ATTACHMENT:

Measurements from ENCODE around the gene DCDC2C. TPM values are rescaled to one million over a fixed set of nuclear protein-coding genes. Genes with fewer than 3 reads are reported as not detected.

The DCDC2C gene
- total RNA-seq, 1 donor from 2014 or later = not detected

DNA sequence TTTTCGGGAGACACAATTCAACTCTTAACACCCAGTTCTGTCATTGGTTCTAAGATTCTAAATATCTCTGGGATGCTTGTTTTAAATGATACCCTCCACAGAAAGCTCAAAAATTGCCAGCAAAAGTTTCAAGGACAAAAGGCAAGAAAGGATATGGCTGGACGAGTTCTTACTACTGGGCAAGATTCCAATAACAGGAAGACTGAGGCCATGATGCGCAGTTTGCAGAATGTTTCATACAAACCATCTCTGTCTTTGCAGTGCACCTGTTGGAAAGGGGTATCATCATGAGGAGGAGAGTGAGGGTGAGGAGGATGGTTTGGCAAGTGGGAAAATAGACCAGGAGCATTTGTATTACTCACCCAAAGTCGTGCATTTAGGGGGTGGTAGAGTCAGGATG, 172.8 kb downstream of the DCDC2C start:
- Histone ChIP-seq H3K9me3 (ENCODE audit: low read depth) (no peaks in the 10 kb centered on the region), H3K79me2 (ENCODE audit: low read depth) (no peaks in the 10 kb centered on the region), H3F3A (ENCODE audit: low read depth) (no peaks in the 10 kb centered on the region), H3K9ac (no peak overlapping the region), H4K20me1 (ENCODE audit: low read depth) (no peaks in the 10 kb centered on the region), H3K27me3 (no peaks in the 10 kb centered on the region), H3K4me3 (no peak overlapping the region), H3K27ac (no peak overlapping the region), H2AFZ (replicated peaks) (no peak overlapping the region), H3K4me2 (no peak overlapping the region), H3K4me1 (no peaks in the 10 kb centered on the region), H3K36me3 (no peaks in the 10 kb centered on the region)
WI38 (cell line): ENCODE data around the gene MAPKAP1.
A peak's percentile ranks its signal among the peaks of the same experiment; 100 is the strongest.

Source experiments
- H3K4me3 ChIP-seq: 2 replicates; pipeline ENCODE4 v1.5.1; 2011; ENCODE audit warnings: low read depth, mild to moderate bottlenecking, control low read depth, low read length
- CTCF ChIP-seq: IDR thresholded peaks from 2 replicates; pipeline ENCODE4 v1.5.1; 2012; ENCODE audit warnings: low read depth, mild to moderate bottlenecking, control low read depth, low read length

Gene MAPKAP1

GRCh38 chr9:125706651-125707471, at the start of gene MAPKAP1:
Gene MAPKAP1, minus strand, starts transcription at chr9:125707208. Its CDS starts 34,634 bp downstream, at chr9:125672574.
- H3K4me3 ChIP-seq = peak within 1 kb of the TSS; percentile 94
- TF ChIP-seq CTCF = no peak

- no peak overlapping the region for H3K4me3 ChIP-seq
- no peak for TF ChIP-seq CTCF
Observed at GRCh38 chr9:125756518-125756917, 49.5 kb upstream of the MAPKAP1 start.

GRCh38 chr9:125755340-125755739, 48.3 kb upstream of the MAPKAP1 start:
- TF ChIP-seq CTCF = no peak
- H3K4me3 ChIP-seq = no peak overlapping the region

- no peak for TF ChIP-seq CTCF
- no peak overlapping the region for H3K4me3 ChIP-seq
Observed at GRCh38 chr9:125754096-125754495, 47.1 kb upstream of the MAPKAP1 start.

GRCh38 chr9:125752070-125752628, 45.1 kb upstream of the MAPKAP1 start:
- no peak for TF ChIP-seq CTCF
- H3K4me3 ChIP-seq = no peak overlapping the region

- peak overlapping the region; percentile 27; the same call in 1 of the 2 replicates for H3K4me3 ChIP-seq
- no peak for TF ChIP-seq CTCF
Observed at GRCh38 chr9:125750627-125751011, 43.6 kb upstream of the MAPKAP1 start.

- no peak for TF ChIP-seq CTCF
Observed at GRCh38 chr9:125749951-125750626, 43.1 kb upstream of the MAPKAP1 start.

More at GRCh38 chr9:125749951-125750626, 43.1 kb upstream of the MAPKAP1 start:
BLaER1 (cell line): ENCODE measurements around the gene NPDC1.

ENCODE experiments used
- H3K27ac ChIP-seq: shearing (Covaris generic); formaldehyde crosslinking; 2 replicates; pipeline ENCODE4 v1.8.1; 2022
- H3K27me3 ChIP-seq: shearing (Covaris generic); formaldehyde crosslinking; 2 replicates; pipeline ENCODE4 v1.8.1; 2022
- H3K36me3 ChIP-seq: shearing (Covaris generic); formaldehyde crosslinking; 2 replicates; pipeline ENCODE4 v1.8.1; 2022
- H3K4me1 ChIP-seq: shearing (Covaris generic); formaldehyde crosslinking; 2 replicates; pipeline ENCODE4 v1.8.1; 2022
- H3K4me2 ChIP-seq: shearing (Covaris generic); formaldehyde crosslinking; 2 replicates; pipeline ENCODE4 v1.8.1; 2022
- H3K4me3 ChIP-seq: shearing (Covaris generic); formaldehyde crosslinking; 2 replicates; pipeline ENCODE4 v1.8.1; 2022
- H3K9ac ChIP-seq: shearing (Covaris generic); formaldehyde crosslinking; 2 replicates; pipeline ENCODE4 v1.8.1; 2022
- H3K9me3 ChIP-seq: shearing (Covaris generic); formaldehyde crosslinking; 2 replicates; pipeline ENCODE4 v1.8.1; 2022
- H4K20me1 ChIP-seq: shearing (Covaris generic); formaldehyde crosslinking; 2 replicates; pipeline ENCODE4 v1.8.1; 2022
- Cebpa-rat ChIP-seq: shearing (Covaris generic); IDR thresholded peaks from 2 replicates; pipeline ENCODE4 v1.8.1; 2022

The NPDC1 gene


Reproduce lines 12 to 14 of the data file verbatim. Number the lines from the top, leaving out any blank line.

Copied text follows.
GRCh38 chr9:125706651-125707471, at the start of gene MAPKAP1:
Gene MAPKAP1, minus strand, starts transcription at chr9:125707208. Its CDS starts 34,634 bp downstream, at chr9:125672574.
- H3K4me3 ChIP-seq = peak within 1 kb of the TSS; percentile 94